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Angola by Rob Staeger

By Rob Staeger

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The highest level of Angola’s judicial system is the Supreme Court, or Tribunal da Relação. The Supreme Court rules on matters of national security and also reviews decisions made by lower courts to determine whether they should be upheld or overturned. The president appoints judges to the Supreme Court. The court system that most people encounter is the people’s court system. Established in the late 1970s, these courts handle criminal trials and labor disputes in provincial capitals and other large towns.

S. 77 Angolan kwanzas (2007) *GDP is the total value of goods and services produced in a country annually. All figures are 2006 estimates unless otherwise indicated. Source: CIA World Factbook, 2007. OPEC is a cartel that attempts to keep oil a profitable commodity. To do this, each member country agrees to a production quota. This ensures that the supply of oil will not exceed the demand and helps keep prices stable. Angola also harvests liquefied petroleum (LP) gas, which can be used for heating, cooking, and to operate vehicles and machinery.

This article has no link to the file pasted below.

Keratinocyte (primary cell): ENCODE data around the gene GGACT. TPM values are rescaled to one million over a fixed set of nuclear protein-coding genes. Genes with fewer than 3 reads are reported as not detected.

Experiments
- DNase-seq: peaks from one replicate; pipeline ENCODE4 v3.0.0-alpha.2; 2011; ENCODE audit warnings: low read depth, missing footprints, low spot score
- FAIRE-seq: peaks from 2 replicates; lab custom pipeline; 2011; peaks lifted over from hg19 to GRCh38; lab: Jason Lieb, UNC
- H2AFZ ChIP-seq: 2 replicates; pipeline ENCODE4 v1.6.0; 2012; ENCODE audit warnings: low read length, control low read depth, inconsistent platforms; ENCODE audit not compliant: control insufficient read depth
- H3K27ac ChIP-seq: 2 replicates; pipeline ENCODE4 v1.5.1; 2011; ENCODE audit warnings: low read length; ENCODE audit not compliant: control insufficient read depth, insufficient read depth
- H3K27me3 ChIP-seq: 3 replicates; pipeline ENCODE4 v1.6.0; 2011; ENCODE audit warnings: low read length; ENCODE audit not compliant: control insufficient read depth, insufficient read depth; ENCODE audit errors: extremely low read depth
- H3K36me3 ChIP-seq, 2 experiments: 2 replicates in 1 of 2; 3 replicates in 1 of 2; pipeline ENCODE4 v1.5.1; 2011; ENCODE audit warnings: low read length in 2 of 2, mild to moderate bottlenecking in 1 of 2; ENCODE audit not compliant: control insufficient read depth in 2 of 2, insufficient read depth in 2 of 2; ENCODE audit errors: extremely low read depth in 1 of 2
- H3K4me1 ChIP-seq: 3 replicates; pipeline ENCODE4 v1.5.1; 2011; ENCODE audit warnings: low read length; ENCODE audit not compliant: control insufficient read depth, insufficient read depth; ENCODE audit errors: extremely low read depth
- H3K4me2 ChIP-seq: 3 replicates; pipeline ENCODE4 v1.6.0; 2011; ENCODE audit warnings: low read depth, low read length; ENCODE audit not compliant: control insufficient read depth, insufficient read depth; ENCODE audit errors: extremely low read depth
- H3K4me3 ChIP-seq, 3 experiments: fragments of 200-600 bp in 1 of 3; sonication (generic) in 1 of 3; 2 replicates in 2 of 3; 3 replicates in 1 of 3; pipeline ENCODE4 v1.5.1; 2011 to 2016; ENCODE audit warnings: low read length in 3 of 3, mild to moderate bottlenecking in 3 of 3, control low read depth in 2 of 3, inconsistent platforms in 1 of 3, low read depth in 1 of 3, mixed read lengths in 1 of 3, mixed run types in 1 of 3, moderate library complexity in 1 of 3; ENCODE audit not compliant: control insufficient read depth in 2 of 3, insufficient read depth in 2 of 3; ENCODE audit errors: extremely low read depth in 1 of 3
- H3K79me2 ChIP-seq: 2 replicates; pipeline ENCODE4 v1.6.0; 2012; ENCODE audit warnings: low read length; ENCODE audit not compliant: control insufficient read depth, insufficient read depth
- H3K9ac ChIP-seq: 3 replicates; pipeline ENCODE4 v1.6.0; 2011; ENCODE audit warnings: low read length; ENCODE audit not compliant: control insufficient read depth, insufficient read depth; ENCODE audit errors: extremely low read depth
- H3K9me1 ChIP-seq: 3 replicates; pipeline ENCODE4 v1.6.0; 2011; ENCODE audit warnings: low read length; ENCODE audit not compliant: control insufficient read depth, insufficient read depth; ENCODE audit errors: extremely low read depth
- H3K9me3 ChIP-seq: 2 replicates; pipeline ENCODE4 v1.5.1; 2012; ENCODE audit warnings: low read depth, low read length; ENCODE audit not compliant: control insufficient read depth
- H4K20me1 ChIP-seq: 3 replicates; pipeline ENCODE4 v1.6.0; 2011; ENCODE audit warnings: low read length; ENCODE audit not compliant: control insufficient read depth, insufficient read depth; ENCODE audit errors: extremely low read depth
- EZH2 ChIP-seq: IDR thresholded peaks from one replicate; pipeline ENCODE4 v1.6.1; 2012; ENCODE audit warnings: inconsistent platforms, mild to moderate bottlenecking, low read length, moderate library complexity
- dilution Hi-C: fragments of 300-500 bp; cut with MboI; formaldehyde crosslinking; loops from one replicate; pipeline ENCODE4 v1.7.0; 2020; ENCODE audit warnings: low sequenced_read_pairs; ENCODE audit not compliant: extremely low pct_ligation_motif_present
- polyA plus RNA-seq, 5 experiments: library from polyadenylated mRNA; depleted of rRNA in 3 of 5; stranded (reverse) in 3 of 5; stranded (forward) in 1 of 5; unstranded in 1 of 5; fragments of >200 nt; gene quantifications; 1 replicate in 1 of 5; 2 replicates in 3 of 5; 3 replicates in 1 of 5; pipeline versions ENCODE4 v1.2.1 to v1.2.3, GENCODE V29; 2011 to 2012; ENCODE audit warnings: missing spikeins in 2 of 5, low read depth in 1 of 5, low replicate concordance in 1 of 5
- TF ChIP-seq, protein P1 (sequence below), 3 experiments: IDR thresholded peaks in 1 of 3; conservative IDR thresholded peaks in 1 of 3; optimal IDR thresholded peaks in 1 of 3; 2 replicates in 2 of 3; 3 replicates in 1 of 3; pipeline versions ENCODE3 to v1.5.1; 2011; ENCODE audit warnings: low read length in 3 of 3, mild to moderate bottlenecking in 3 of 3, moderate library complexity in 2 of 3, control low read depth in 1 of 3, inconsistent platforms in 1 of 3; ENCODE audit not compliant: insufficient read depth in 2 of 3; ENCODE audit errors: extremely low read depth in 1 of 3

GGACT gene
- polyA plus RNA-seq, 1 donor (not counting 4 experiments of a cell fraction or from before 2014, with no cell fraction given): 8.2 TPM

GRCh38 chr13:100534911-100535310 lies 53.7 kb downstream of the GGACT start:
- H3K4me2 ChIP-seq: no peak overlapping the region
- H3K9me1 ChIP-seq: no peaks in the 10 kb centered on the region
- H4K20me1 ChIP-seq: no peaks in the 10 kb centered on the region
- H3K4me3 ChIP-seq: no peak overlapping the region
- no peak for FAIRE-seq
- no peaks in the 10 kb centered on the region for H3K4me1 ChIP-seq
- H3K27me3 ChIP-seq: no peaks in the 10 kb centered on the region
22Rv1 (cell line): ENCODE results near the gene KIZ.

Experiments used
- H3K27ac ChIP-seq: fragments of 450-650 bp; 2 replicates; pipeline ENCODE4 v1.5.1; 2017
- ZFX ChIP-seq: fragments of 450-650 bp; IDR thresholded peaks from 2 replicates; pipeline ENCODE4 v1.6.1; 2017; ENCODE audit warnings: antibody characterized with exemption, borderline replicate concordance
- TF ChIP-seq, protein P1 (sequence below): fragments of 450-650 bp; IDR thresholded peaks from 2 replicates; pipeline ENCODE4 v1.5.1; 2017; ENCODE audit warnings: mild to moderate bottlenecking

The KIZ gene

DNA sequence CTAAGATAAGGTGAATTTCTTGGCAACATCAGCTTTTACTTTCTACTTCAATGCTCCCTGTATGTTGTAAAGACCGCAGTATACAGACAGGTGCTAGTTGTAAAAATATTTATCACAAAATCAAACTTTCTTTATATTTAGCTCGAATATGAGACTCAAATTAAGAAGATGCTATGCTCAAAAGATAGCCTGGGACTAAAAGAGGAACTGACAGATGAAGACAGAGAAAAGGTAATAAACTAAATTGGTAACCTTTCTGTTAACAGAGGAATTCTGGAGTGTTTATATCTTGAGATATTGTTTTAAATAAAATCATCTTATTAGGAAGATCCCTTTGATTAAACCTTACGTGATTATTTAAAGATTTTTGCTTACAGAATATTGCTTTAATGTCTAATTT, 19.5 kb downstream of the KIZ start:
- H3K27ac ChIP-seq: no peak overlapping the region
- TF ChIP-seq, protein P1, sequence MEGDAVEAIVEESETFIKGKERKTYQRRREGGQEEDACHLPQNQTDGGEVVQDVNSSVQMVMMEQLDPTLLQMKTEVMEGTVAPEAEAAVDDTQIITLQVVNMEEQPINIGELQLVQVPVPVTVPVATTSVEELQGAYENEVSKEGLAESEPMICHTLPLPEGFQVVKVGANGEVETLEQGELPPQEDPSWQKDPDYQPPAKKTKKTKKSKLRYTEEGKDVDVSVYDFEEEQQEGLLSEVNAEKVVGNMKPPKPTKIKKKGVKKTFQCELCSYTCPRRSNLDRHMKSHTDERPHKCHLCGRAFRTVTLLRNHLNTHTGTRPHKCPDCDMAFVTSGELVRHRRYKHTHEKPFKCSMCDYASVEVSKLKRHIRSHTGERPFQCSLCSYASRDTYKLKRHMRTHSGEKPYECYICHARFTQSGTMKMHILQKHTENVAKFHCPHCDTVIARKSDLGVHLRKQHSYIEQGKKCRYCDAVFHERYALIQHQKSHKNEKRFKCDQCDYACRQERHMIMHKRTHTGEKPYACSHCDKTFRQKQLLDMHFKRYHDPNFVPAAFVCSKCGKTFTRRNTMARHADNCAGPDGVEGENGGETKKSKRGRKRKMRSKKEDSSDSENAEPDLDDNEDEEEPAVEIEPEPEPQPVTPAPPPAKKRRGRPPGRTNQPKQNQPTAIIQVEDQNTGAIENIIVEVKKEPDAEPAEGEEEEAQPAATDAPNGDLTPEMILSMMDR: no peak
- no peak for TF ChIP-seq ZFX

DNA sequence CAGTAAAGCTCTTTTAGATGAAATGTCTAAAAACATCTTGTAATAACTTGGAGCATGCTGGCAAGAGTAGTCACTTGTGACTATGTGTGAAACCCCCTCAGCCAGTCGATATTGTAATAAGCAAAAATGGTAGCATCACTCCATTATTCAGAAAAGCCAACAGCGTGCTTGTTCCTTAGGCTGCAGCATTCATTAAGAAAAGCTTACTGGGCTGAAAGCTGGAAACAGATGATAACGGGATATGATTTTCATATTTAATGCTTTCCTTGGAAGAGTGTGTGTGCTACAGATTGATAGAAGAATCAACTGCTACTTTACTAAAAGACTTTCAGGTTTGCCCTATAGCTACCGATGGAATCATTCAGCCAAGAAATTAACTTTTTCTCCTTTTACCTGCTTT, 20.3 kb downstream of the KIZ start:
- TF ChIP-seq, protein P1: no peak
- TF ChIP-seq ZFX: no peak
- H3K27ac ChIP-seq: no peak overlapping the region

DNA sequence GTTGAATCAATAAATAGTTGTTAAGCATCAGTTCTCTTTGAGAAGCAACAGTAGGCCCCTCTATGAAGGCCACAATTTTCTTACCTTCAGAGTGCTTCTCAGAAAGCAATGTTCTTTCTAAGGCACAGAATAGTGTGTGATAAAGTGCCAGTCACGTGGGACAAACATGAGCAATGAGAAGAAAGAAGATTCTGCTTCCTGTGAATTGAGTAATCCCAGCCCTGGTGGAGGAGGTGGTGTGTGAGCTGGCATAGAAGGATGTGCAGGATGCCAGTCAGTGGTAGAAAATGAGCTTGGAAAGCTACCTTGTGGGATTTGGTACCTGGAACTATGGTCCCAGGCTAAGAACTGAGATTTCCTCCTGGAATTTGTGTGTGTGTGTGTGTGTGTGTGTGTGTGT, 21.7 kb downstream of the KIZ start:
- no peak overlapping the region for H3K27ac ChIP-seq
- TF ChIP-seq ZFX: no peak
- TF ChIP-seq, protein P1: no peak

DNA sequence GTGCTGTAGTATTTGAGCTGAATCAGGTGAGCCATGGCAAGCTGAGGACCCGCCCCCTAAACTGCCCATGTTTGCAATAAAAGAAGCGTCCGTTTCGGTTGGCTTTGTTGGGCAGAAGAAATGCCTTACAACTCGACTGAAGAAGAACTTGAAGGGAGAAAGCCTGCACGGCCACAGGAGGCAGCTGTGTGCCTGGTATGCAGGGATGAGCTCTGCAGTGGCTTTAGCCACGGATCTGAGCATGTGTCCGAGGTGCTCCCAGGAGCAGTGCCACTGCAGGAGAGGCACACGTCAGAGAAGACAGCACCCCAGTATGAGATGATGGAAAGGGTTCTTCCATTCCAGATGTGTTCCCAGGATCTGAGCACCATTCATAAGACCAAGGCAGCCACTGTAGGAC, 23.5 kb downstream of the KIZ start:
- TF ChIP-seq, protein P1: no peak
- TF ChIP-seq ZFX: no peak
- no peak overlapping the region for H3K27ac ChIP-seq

Right) Young children attend mass in a Roman Catholic church in Cazombo. About 38 percent of Angolans consider themselves Catholics. 2 million people. Historically, most Angolans have lived in rural areas, but since the 1970s the population has drifted toward cities. This trend increased during the civil war, when the Angolan countryside was extremely dangerous. Luanda took the brunt of the displacement, and today about a quarter of the population lives in or around the nation’s capital. Most Angolans—approximately three-quarters of the population—are members of one of three major ethnic groups, the Ovimbundu (37 percent), Mbundu (22 percent), and Bakongo (13 percent).

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